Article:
On July 1, the California Technology Agency (CTA) will change its name to the California Department of Technology. Besides a new approach on the procurement of major IT projects and the swapping of a couple of divisions related to last year’s legislative session, there will be few changes, CTA Secretary Carlos Ramos said on Thursday. The agency’s mission, authority and office locations will all be the same.
As a result of AB 1498 (Buchanan) signed last year by Governor Brown, the procurement organization that currently handles major IT projects within the Department of General services will move to the new Department of Technology. The move comes with new opportunities to improve the sometimes difficult efforts to hire vendors to build major IT systems.
“It’s not so much a change in strategy, it’s more leveraging an opportunity for collaboration,” said Secretary Ramos. “We’re going to take lessons learned on big systems projects… and use it to remake everything from way we approve and initiate projects, to our FSR the SPR processes, to the way we acquire our contracts for big systems integration projects. The idea would be to make the procurement processes shorter, to reduce bureaucracy and foster greater competition when we go out to bid.”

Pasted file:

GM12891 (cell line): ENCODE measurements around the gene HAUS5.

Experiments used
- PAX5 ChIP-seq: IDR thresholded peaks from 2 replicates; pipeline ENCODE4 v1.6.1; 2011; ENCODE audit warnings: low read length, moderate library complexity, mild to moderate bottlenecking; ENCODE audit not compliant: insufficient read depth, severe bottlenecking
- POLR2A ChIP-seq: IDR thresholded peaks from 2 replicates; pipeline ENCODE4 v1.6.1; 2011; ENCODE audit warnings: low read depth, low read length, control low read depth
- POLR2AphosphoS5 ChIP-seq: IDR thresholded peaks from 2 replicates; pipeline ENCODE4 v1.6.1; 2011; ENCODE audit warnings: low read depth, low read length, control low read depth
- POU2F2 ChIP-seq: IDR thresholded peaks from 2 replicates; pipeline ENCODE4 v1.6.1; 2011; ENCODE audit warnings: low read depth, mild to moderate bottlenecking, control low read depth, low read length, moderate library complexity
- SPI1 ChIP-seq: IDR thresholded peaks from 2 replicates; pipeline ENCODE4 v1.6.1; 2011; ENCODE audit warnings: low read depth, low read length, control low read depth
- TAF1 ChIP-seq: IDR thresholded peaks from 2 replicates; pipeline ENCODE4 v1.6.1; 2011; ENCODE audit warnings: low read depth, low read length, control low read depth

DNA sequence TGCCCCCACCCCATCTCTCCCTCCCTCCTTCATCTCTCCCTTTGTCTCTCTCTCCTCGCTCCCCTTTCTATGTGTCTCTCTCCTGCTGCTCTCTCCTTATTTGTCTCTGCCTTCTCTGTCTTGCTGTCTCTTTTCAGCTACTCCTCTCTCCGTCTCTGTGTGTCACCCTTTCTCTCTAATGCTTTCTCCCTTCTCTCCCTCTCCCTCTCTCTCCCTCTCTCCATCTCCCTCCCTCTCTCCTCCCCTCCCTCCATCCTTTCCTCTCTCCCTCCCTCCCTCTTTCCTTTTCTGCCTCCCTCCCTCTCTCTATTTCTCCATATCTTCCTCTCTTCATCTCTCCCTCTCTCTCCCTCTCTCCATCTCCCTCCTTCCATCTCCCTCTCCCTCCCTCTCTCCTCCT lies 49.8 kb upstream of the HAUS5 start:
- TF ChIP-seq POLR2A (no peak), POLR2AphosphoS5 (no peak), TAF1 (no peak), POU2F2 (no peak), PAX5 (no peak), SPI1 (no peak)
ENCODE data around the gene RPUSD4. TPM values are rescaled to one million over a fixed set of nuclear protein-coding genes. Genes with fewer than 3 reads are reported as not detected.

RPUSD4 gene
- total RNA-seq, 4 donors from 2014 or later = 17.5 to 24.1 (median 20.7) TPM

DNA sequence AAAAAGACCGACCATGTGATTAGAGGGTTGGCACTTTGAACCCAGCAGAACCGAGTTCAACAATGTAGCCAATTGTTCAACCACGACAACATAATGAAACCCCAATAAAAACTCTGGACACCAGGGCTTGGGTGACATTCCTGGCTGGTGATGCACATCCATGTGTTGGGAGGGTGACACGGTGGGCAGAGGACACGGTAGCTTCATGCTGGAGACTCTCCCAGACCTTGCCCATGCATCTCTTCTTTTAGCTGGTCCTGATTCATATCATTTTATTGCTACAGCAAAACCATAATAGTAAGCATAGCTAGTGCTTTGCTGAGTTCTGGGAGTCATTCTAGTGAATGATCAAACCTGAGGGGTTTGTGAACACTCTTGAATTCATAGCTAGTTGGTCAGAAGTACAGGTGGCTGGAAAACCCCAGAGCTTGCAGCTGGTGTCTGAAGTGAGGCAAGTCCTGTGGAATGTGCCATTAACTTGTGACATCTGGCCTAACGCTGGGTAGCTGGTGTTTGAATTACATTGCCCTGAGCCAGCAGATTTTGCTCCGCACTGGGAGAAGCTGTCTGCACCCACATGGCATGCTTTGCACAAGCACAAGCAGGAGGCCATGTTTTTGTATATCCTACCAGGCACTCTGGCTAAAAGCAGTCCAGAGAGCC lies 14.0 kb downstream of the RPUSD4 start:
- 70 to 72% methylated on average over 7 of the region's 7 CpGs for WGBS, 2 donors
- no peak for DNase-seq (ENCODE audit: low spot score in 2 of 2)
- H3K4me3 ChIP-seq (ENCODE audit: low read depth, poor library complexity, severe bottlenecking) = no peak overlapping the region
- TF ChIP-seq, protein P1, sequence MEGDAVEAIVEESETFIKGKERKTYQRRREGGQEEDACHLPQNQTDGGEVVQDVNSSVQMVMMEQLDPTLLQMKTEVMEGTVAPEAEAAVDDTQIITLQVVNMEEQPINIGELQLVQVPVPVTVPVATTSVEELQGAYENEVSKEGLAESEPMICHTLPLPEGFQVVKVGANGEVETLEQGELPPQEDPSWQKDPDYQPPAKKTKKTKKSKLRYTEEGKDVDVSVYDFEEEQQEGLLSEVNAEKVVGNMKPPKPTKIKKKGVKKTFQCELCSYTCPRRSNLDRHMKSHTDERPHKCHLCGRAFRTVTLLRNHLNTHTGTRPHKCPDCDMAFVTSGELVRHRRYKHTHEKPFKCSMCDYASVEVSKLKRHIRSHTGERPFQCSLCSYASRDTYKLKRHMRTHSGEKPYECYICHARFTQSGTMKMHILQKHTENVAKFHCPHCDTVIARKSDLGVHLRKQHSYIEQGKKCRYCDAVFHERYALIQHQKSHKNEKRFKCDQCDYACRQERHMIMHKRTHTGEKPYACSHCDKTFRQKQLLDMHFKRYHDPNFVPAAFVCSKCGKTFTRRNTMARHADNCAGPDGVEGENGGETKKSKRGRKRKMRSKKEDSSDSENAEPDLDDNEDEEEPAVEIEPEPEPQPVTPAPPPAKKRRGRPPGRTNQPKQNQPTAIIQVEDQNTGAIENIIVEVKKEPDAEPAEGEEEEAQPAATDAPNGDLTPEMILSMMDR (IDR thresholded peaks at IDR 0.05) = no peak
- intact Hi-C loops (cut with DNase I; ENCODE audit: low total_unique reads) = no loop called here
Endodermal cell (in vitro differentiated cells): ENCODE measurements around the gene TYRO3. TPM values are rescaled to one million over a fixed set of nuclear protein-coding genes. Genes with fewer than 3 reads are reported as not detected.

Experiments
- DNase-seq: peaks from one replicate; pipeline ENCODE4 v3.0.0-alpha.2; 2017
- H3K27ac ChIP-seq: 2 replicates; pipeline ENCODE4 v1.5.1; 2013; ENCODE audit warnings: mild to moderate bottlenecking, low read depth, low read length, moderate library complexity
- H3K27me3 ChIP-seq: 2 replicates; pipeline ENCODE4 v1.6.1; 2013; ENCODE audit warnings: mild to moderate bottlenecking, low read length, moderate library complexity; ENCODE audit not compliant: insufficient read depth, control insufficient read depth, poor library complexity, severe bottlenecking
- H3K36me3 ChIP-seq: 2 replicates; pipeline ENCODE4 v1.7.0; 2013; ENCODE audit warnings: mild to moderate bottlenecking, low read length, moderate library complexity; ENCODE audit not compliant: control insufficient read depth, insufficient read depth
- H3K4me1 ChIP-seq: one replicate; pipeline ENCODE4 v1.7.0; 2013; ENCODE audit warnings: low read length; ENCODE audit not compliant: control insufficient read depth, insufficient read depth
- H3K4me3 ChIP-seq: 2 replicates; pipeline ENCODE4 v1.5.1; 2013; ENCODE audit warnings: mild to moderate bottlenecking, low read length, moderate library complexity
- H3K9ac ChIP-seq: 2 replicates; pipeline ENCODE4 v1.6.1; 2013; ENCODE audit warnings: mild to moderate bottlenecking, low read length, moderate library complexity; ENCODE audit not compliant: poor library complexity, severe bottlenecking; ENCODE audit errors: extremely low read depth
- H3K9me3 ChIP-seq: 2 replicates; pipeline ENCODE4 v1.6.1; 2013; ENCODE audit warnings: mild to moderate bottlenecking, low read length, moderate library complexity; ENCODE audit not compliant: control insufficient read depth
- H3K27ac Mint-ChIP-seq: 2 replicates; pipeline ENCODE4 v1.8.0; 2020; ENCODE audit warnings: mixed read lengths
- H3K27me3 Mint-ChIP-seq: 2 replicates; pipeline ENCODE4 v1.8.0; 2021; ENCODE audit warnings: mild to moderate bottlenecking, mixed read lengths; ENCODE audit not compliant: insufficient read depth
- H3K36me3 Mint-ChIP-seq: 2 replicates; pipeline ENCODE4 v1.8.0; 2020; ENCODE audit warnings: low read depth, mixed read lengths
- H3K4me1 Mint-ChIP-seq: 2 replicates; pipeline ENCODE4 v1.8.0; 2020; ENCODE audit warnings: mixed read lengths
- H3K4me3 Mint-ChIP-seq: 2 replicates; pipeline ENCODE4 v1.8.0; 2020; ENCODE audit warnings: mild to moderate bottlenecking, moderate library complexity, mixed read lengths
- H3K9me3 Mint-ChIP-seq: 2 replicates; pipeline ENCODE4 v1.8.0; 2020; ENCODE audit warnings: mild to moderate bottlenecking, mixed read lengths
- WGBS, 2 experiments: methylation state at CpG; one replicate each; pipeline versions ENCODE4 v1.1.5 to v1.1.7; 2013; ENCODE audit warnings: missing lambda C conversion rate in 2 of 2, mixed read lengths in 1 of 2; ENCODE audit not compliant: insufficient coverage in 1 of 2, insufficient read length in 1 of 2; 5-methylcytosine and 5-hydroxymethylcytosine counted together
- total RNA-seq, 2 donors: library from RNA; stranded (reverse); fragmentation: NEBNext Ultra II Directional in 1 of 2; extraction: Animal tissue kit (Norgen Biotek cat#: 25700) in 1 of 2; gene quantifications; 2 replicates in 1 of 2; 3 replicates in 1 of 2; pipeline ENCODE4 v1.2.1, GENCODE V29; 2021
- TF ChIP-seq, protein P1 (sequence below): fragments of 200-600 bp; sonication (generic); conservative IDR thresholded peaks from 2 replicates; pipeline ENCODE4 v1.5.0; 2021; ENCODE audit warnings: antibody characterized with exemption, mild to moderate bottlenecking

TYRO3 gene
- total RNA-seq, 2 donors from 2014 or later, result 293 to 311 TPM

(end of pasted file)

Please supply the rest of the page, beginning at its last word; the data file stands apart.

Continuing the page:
Also included in AB 1498 was a provision for the state chief information officer to report directly to the governor, despite the agency losing it’s cabinet status in last year’s Governor’s Reorganization Plan. Led by TechAmerica, the technology industry lobbied to include statutory language to keep the position from being downgraded.
As a result of the GRP, the Department of Technology will report to a newly created Government Operations Agency. It is still unknown who will lead the agency, although speculation has included Ramos and other members of the governor’s cabinet. Also unknown is who will fill the 16 agency staff positions.
The Public Safety Communications Division, currently part of CTA, will officially become part of the California Emergency Management Agency, according the plan.
This story originally appeared on Techwire.net.